I’d go aggressively after Cruz, let Lake play 3B, shift Valbuena to 2B, bench Barney, and we’ll figure the rest out later when prospects are knocking at the door during the summer and the team has a grasp on how close they are to contention heading into the deadline.

The rotation is currently set as:

SP: Samardzija
SP: Jackson
SP: Wood
SP: Arrieta

The first 3 are givens, and Arrieta is out of options so he will be on the team as well. That leaves one rotation spot open. It could be Baker on a team friendly deal after we gave him 5M to rehab all this season.  However, there’s also a couple options in free agency.  Our friend Matt Garza and Ervin Santana are both #2/3 types. I don’t think the Cubs front office likes Garza’s asking price, so I don’t see a fit there. Santana will be tied to compensation but if the Cubs are one of the 10 worst teams (and they should be given that they’re 5th worst right now), their first draft choice would be protected.  Santana is having a breakout year for the Royals and I’m always a fan of bringing a guy who has been on contending teams in the AL to the NL. I’d expect Santana to get better than Edwin Jackson money, but not quite Anibal Sanchez money. That’d be something like 4 years/64M or 16M each year.

A rotation of Shark, Santana, Jackson, Wood, & Arrieta on paper is just as good as what we had this year and has much higher potential if Arrieta ever figures it out how to control his stuff.

A lineup of something like:

CF DeJesus
SS Castro
1B Rizzo
LF Cruz
RF Schierholtz
3B Lake
2B Valbuena
C Castillo

could be pretty potent if Rizzo and Castro take a step forward next year and we get solid production from the veterans. This doesn’t block any of the top prospects, and we retain excellent flexibility when we need to make space for one, or a few of them. Lake’s ability to play 2B, 3B, and in the OF, make it easy to find him a home if Mike Olt, Javier Baez, or Kris Bryant are ready. Schierholtz and DeJesus are free agents after next year so they are expendable if the Cubs need to make room for Soler, Szczur, Lake, or even Bryant. Valbuena is a solid stop gap, until Baez or Alcantara are ready.

Those 2 signings would spend 30M of the estimated 34M available and put the Cubs at about 106M-pretty much exactly where the team went into this season at. It’s also important to note that the Cubs will have more money to spend on the major league payroll if they choose to, since they cannot go crazy in the international market due to their punishment for this year’s spending spree which after the tax penalty they spent about 10M.

As for trade options, that’s much harder to gauge; who knows what other teams are thinking. David Price should be available since the Rays probably won’t pay him and they have plenty of internal options to replace him. Trading him with 2 years left will net them the biggest return and trading their pitchers early is business as normal. Giancarlo Stanton’s unhappiness stemming from last year’s fire sale will continue to fuel rumors around him. Yovani Gallardo and Rickie Weeks were heavily shopped by the Brewers at this year’s deadline (in my opinion, no thanks on both). And there’s a few interesting pitchers that are impending free agents in 2015 that could be potential trade targets like Clayton Kershaw (#notgoingtohappen), Homer Bailey, and Justin Masterson if they can’t reach deals with their current teams.

The Cubs are going to be in a lot of rumors this off season so it will be fun. We’re also going to get a glimpse of what this regime is going to do with a big amount of cash to spend for the first time and that should give us some insight into the timetable they are expecting.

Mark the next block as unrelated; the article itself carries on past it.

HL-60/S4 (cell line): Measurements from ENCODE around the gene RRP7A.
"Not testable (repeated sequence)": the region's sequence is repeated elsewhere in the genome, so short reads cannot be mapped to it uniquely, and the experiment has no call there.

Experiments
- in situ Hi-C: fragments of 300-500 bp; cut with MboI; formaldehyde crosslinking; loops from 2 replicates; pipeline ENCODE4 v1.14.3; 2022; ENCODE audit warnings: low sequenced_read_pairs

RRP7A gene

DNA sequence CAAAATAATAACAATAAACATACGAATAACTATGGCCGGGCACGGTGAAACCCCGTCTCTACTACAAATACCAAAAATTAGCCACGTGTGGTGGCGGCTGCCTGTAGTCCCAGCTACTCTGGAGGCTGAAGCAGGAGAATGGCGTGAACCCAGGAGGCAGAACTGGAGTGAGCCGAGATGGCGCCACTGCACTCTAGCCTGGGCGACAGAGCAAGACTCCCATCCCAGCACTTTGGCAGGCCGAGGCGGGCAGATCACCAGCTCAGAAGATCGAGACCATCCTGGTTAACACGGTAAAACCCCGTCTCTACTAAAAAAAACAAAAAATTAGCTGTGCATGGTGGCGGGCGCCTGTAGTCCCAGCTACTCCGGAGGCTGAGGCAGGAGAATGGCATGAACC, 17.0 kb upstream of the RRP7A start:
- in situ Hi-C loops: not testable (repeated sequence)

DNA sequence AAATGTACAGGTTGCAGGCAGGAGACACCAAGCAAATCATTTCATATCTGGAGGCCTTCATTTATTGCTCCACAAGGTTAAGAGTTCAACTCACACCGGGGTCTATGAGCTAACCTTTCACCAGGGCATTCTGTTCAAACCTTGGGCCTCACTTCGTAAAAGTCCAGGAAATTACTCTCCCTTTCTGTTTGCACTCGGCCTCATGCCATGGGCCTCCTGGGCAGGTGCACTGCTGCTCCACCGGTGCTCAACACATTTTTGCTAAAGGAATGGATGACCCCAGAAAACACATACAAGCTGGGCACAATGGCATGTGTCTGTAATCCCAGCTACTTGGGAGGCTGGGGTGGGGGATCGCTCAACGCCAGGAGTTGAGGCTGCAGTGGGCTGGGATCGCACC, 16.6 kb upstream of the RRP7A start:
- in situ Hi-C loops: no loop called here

Game Notes

  • Samardzija had the worst outing of his career going only 3.1IP while allowing 11 hits, 9 ER, and striking out 3.
  • Schierholtz continues to crush righties with another HR moving his SLG over .550 vs RHP on the year.
  • Cubs selected JC Boscan’s contract today from Iowa in case Navarro misses more than a few games after his home plate collision with Chase Utley 2 nights ago. Boscan had played in a handful of games with the Braves at the major league level over the past 3 years and has a career 263/300/263 line in 20 PAs.
  • Matt Guerrier went to the 60-day DL with a sore right elbow.
  • Thomas Neal went to the 15-day DL after dislocating his right shoulder on a throw 2 nights ago.
  • Cubs recalled Eduardo Sanchez who pitched 2.1 innings, giving up 1 hit, 2 walks, 1 run on a solo homer and striking out 3.

STATE OF THE SYSTEM
Third Base

by Rob Willer

Top Prospect: Kris Bryant

Bio- Kris Bryant was born January 4, 1992 in Las Vegas, Nevada, US (Age 21). On that day a star was born, Bryant attended Bonanza HS in Las Vegas and continued his baseball career there. The Toronto Blue Jays actually drafted Bryant in the 18th round right out of high school in 2010 but Bryant decided to go to college first. Bryant, a 6-foot-5, 215-pounder hit .329 with 80 runs scored, 13 doubles, three triples, 31 home runs and 62 RBIs in 62 games as a junior at the University of San Diego. He also led the nation in home runs, runs scored, walks (66) and slugging percentage (.820). His 54 career home runs are a school record. Pretty sure Bryant made the correct decision on going to school first to harness his ability and become one of the most talked about draft picks this year in the class of 2013.

2013 Season- After Bryant signed his record bonus of 6.7 million this summer he reported to Arizona where he went to shake off the rust of not playing in a month. It was a short stay for Bryant as he only played in two games going 1 for 6 with a double. The Cubs first round draft pick also added two runs batted in during his short stint in Arizona. The next chapter in Bryant’s baseball career was a call-up to Boise, Idaho to play third base for the Boise Hawks of the Southern Division. Through 14 games so far Bryant has hit .294/.362/.627 while putting up an insane OPS of .990. He also has kept up his power surge by hitting four homers this season while driving in 12 runs during only 51 at-bats. Another stat to keep an eye on is his hit streak which has reached eleven games with his 1 for 3 last night where he homered.